Nagy felt the pulse of his Bears, and it was beating fast. It's why he lined the offense up with quarterback Mitchell Trubisky under center behind an embattled offensive line and put speed threat Tarik Cohen in the backfield. It was a run play, with Cohen missing openings off tackle on the left and right side and running one yard into Saints defenders.
"You spend a week-and-a-half working on a concept," Nagy said Monday after watching the film. "And the first play of the game, you give a little bit of juice to your guys, 'Let’s go get this done,' and the first play that happened."
That was one of a franchise-low seven rushes for 17 yards by the Bears in their discouraging 36-25 loss to the Saints. The plans Nagy had set during the bye week of self-scouting were quickly dashed as his confidence in the running game diminished.
Nagy didn't intend for Trubisky to throw the ball 54 times, but his faith in rushing efficiency has been lost.
When the disappointment of the game had settled, Cohen was the leading rusher with three carries for 10 yards, telling reporters postgame he's "not particularly a running back." Rookie David Montgomery, for whom the Bears traded up to select in the third round, carried twice for six yards and fumbled once. Veteran Mike Davis, signed to a two-year, $6-million deal, didn't see a single snap on offense. Even the mobile threat Trubisky didn't carry once.
Nagy didn't have answers for the lack of a running game in the immediate aftermath. After watching the tape Monday, he was more candid about the issue.
"It’s about productive plays," Nagy said. "Productive plays. Right now, we’re not having productive plays in the run game any way you look at it.
"I want positive plays."
The Bears are averaging 4.4 yards per play, which ranks 30th in the NFL and sits just barely ahead of the Dolphins and Jets. The offense is averaging 3.4 yards per rush, which includes Montgomery carrying 71 times for 231 yards, a 3.3 yards-per-carry average.
Meanwhile, Trubisky is averaging just 5.2 yards per passing attempt as his own struggles destroy hopes of a balance offense and compound problems for the running game. Opposing defenses can stack the box and dare Trubisky to beat them deep. Outside of garbage time -- which Nagy said Monday meant nothing to him -- Trubisky had only three plays for more than 10 yards in the loss to the Saints.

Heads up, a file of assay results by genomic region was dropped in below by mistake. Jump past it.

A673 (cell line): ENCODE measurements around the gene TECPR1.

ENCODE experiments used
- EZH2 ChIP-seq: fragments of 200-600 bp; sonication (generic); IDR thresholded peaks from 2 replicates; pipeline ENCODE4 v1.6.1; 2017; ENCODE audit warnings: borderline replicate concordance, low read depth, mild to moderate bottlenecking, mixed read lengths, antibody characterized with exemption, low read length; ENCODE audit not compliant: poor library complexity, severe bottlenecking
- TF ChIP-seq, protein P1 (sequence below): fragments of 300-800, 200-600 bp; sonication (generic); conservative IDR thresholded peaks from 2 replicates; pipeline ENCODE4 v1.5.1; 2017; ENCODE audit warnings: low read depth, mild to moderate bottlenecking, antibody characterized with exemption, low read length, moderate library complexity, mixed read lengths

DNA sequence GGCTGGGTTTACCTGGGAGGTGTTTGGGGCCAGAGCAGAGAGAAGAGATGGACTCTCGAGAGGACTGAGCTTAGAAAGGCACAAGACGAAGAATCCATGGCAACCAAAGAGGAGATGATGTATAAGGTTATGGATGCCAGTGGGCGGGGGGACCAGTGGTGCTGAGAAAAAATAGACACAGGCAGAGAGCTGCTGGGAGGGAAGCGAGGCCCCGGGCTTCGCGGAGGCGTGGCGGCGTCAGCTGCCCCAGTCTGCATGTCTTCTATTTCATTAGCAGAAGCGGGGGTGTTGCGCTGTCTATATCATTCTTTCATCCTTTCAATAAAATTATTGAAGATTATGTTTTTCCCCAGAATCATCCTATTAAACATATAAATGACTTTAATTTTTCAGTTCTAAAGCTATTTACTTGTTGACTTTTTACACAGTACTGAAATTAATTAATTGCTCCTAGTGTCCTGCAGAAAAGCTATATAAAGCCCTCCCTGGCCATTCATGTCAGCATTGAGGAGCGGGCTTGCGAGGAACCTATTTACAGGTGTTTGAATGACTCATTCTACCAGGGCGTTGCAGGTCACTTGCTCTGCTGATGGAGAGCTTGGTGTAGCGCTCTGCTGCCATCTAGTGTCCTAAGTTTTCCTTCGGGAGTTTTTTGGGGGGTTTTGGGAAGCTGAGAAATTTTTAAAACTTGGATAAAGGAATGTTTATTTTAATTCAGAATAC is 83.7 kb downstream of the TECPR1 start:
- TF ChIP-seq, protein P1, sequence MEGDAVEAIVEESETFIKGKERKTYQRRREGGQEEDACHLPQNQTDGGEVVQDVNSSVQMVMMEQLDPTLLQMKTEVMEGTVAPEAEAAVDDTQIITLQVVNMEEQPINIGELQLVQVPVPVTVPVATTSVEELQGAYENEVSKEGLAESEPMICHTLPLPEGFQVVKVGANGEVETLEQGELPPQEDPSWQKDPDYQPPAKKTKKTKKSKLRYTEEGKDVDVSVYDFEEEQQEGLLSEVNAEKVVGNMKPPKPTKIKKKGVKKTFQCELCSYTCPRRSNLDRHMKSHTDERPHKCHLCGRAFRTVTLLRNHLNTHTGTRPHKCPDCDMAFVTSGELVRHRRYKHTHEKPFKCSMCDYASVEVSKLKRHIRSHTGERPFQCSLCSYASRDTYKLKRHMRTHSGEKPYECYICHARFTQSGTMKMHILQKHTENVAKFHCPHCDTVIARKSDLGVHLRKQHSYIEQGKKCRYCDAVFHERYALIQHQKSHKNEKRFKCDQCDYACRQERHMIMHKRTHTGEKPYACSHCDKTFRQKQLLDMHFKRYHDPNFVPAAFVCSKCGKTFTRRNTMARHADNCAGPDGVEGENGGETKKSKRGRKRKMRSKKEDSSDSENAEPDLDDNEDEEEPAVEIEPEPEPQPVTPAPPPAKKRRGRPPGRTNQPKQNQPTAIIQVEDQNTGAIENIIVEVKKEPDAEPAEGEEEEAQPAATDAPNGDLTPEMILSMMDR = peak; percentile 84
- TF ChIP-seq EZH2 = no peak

The notion that Nagy is averse to the running game is a bit misleading. He was the coordinator of a Chiefs offense in 2017 that featured the NFL's leading rusher in Kareem Hunt. In the five regular-season games that Nagy called plays in 2017, Hunt averaged 5.0 yards per carry. That included three straight games in which he rushed 25, 24 and 29 times.
Part of Nagy's work in preparing the game plan for Sunday was reassessing plays that have worked in the past. On a second-and-6 play with 5:29 left in the first quarter, Nagy called for an end-around play with receiver Anthony Miller coming from the left side outside the right tackle. Montgomery and tight end Trey Burton were among the lead blockers.
The Bears ran this same play against the Bills last Nov. 4, with Miller gaining nine yards thanks to Jordan Howard helping seal a block. On the play this past Sunday, the rookie Montgomery and Burton joined tackle Bobby Massie for an inexplicable three-man block of Saints defensive end Marcus Davenport. Meanwhile, safety Vonn Bell read the pre-snap motion and went unblocked as he forced Miller to fumble.
How did three Bears end up blocking one defender while another ran free to force a fumble? Nagy had no answers, only frustration.
The Saints took a 19-10 lead with a methodical touchdown drive to open the second half. The Bears then took over on first-and-10 from their own 25 with 11:55 in the third quarter looking to establish the run after some halftime adjustments. Montgomery took a carry in a single-back formation and ran to an opening on the left side.
There wasn't daylight for long, as Davenport blew up a Burton block and stripped the football from Montgomery. After that, the Bears rushed only once more -- on an end-around to receiver Cordarrelle Patterson. They played the final 26:47 of the game without a running back rushing the football. Trubisky threw the ball 30 times in that span as the contest became out of reach.
How do the Bears get back to running the football effectively? It's a matter of trust from Nagy and execution by his players.
"I know we need to run the ball more," Nagy said. "I'm not an idiot."